Down by the riverside near to the power station where we had held our first open-air more than a year before, we waited patiently to begin our baptism. Archdeacon Roy Mason of Charlottesville, despite a bad case of piles, stepped gingerly into the icy cold waters, his cassock and white surplice billowing out as he did so. Suddenly, I noticed two fellows looking down upon us from the low suspension bridge that spanned the river. "I wonder what mischief they are planning," I thought. Roy continued, "I baptize you in the name of the Father . . . " To my horror, they climbed on the handrail and yelling "Hallelujah," leaped into the air and crashed into the stream below. For a moment, waves, spray and wet bodies were all I could see in the confusion. Nothing distinguished the Critics from the Saints.✞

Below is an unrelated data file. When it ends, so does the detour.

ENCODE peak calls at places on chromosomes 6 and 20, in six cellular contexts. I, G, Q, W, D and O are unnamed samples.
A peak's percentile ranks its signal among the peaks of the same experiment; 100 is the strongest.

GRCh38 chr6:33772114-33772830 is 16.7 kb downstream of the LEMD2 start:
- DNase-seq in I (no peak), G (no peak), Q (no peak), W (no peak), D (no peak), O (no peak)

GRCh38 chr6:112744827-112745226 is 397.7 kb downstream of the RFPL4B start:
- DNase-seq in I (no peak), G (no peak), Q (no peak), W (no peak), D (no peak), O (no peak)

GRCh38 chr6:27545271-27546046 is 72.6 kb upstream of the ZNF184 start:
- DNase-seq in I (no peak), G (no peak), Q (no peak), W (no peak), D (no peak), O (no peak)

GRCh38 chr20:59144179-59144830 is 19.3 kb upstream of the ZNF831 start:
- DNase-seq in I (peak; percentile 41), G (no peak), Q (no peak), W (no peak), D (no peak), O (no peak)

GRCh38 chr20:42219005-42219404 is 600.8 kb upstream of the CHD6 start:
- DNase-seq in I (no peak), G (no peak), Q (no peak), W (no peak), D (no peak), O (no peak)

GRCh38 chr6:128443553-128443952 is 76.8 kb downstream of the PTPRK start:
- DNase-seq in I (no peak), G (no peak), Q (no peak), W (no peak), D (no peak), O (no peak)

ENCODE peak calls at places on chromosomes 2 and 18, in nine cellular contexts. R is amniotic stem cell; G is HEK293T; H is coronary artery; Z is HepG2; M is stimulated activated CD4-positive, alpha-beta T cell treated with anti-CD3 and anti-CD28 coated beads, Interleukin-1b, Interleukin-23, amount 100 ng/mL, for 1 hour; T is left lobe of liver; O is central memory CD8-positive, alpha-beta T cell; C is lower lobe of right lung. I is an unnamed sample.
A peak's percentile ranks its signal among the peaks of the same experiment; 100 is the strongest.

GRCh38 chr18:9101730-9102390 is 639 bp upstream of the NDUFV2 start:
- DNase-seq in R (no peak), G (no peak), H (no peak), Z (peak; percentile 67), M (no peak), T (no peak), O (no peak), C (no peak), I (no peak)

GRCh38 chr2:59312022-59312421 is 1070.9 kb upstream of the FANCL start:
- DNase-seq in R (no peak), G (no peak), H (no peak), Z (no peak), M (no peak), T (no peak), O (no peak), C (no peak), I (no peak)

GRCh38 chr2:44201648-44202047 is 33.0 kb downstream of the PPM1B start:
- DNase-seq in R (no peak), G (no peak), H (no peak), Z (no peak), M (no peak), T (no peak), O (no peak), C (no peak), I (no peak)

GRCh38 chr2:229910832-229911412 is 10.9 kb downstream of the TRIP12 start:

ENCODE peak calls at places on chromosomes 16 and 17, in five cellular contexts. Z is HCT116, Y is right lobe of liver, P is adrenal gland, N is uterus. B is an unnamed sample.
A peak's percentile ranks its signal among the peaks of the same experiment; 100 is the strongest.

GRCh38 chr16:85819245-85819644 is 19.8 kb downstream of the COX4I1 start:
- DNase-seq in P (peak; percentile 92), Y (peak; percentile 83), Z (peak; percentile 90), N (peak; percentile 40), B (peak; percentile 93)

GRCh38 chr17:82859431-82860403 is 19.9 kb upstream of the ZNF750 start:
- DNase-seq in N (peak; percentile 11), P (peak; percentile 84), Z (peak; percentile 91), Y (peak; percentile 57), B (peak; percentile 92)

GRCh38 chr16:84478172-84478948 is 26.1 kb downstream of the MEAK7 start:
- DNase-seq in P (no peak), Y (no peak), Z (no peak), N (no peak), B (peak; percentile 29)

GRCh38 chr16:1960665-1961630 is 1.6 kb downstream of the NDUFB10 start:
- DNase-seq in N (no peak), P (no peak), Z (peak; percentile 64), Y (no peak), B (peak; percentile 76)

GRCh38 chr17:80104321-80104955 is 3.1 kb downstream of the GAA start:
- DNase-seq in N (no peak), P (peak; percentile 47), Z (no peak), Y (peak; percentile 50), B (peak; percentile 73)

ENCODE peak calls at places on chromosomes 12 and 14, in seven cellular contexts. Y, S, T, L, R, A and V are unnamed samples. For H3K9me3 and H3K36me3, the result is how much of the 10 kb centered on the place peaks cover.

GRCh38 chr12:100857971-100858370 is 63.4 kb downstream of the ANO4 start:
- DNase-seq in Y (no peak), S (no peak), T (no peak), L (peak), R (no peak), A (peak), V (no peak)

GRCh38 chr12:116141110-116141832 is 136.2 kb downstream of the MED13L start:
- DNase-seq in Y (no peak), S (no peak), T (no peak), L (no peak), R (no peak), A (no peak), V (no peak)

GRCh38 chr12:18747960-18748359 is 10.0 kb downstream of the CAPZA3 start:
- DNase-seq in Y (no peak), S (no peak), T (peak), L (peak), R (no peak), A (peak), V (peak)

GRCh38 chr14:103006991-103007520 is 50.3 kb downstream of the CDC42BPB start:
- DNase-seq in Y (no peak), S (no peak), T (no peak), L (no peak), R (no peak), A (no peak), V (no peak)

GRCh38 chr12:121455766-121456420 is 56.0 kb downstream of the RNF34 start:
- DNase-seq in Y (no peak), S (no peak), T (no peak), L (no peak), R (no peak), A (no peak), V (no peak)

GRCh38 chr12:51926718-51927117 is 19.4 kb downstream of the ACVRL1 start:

A group of Hillbilly country boys and girls ventured out and were later baptized in the river under the bridge in Schuyler Virginia. Five miles down the railway track in hillbilly country, live another group of people in rough timber shacks up in the hills. Their main occupation in those Prohibition days was the distilling and bootlegging of illicit or bootleg whiskey. Our dark-gray Church Army uniforms and peaked caps made their lookouts jumpy. Hillbilly Country boys scampered around barefoot. A concerned Christian lady from Schuyler tried to teach them but their parents simply did not care. These children had not even heard the Lord's Prayer before. I decided to try to bring new hope into these sad lives somehow. So, a group of young people from Schuyler Virginia and I held a series of outdoor services in "bootlegging valley" near an old brick powerhouse.✞